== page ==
Aluminum extrusion is the process of transforming aluminum alloy(s) into a specific cross-sectional profile. Remember using the play-doh® shape maker? Just a squeeze on the handle and the doh would come out whatever shape the plastic faceplate was. Aluminum extrusion is made in a similar fashion but with the added element of high heat and high [hydraulic] pressure. Aluminum has many unique physical characteristics, which makes the extrusion process very practicable. Its malleability allows it to be easily machined or cast, while aluminum’s structural rigidity offers strength and stability. For these reasons, aluminum is used for a wide range of purposes!
- How it will be used
- Machining requirements
- Surface finish and overall finish
- Operating conditions
Uses of Aluminum Extrusion
Today, aluminum extrusions are utilized in a variety of industries including automotive, medical, food, architectural, and more. Depending on how it will be used, aluminum extrusion can be tailored for different needs. Aluminum offers high conductivity of heat and electricity, which makes it ideal for radiators and air conditioners. It also has a low weight to high strength ratio, making it perfect for aircraft, cars and railway coaches. Because aluminum is corrosion resistant, it can be used in exterior, mining and military armaments. Aluminum is also used for wiring and cables, due to its non-magnetic properties.
There is no material more suited to high speed machining than aluminum. Most alloys are typically machined with common high speed steel or carbide tooling. Cutting, drilling or milling slots, holes or pockets are easily achieved using minimal coolants and tool lubrication due to the silicon content of many aluminum alloys.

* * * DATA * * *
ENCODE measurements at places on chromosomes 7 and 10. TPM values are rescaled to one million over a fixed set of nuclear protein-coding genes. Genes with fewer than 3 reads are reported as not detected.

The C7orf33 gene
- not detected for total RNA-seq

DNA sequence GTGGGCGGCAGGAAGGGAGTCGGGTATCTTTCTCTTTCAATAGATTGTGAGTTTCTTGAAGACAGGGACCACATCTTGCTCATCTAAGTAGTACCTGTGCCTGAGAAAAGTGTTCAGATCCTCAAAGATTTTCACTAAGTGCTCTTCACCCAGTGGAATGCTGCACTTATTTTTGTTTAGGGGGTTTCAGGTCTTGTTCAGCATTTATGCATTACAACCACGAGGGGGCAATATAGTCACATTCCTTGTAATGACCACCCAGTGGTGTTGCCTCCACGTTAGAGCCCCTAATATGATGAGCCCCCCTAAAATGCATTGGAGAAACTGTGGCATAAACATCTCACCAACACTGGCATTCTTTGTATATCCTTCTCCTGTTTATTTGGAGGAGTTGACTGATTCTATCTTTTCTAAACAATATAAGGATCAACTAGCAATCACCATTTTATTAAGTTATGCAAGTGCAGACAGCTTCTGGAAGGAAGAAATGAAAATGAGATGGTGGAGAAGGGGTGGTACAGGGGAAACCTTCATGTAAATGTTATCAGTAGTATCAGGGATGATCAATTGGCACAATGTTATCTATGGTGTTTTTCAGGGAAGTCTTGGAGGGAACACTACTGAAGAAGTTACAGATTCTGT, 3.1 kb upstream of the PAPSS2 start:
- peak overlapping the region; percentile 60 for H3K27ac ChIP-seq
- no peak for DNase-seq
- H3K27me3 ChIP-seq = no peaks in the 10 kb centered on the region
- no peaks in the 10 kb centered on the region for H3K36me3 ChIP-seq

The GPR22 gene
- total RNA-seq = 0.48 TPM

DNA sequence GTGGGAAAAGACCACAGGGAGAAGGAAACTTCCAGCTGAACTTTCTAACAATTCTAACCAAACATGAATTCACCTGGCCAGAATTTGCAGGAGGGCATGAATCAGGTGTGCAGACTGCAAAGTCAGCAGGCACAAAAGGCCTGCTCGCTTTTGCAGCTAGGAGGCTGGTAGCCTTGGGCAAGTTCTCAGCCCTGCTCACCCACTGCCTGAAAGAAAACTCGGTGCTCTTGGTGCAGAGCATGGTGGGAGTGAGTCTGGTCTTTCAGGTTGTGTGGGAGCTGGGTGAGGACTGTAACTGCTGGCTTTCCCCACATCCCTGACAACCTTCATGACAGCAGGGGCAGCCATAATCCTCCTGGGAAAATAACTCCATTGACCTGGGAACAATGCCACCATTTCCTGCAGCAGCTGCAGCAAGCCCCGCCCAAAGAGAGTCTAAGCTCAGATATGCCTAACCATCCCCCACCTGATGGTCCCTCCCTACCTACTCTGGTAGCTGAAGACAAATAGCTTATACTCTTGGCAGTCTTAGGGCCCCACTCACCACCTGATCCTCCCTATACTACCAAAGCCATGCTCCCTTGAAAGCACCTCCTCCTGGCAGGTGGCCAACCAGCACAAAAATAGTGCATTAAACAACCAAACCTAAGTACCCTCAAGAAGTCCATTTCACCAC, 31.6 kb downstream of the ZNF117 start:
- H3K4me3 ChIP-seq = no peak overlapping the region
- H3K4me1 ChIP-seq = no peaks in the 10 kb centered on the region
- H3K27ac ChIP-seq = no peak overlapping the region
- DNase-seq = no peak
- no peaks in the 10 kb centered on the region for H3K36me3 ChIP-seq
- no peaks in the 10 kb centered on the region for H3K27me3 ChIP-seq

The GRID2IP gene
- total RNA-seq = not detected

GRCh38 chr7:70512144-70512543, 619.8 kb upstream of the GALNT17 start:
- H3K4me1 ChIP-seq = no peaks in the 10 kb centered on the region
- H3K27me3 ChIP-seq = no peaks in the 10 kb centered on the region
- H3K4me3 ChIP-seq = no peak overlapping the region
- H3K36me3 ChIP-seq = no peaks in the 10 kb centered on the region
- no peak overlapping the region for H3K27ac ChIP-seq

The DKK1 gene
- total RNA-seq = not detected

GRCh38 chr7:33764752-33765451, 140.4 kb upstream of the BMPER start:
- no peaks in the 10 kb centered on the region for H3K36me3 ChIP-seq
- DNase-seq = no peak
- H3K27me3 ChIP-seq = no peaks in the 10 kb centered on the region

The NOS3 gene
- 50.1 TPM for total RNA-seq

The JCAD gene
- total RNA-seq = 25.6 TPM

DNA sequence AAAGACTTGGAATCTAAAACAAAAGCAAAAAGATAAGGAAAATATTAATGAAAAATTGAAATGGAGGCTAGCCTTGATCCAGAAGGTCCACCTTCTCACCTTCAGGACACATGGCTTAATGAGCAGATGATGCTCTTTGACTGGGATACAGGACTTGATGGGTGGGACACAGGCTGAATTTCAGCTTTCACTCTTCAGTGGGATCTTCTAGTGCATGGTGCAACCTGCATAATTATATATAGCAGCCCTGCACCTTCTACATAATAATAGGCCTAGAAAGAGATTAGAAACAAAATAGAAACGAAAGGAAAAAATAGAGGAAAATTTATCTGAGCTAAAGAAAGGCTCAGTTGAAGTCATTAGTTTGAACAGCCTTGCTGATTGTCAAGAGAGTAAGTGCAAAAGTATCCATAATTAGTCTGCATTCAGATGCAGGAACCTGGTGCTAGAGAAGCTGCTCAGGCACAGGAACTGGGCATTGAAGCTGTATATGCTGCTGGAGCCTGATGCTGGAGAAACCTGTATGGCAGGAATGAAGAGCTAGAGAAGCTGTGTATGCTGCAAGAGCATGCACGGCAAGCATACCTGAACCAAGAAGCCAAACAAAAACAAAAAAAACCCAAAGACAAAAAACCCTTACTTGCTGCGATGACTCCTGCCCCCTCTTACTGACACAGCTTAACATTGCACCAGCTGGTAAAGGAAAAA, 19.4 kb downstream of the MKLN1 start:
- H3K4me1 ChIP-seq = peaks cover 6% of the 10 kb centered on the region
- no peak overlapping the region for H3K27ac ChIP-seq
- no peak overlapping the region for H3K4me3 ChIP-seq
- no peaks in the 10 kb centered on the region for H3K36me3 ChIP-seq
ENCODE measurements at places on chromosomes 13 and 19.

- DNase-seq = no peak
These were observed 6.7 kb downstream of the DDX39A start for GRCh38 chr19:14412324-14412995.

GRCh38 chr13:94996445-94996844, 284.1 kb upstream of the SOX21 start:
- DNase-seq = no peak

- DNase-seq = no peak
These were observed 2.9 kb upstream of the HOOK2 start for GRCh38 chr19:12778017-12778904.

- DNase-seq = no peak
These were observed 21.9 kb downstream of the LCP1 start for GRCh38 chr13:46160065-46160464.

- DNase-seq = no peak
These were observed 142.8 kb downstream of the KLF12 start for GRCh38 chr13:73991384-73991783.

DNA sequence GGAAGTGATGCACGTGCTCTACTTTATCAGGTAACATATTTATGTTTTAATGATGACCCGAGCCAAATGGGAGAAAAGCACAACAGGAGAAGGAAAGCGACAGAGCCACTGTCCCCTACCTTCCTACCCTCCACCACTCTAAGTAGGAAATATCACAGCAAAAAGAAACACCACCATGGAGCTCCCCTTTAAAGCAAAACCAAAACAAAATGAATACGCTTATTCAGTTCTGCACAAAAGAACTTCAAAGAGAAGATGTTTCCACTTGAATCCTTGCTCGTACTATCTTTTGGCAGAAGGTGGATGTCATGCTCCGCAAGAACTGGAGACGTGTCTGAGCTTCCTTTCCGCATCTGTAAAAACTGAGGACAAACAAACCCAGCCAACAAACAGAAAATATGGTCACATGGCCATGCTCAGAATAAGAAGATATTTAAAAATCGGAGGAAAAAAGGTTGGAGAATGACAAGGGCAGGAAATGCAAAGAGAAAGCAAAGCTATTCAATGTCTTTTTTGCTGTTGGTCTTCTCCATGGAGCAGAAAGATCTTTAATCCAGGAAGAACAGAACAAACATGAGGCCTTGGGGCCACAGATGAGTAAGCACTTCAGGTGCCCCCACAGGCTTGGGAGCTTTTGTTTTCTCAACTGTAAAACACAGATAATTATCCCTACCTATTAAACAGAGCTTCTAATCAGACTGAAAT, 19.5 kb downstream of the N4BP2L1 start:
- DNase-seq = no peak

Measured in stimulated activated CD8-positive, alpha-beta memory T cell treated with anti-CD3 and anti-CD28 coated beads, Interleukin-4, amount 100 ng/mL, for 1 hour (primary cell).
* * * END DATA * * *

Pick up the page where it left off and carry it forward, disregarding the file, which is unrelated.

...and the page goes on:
Surface finishing is the process of enhancing the properties of aluminum. Surface treatments can modify the surface of the metal in many ways, including hardness and abrasion resistance, alter its appearance, decorate the metal, assist the adhesion of paint, varnish and bonding adhesives, and provide further protection from corrosion while imparting a durable appearance.
Hot and Cold Extrusion
Operating conditions directly affect the life of aluminum. For instance, temperature has the largest effect on aluminum. The extrusion process can be done with the material hot or cold. Hot extrusion is done above the material’s recrystallization temperature to keep the material from work hardening and makes it easier to push the material through the die. Cold extrusion is done at room temperature, which allows for higher strength, good surface finish and fast extrusion speeds.
Framing Tech Profiles
Our profiles typically utilize the alloy 6063-T6 for the best combination of strength, machinability and high-aesthetic, clear anodized finish.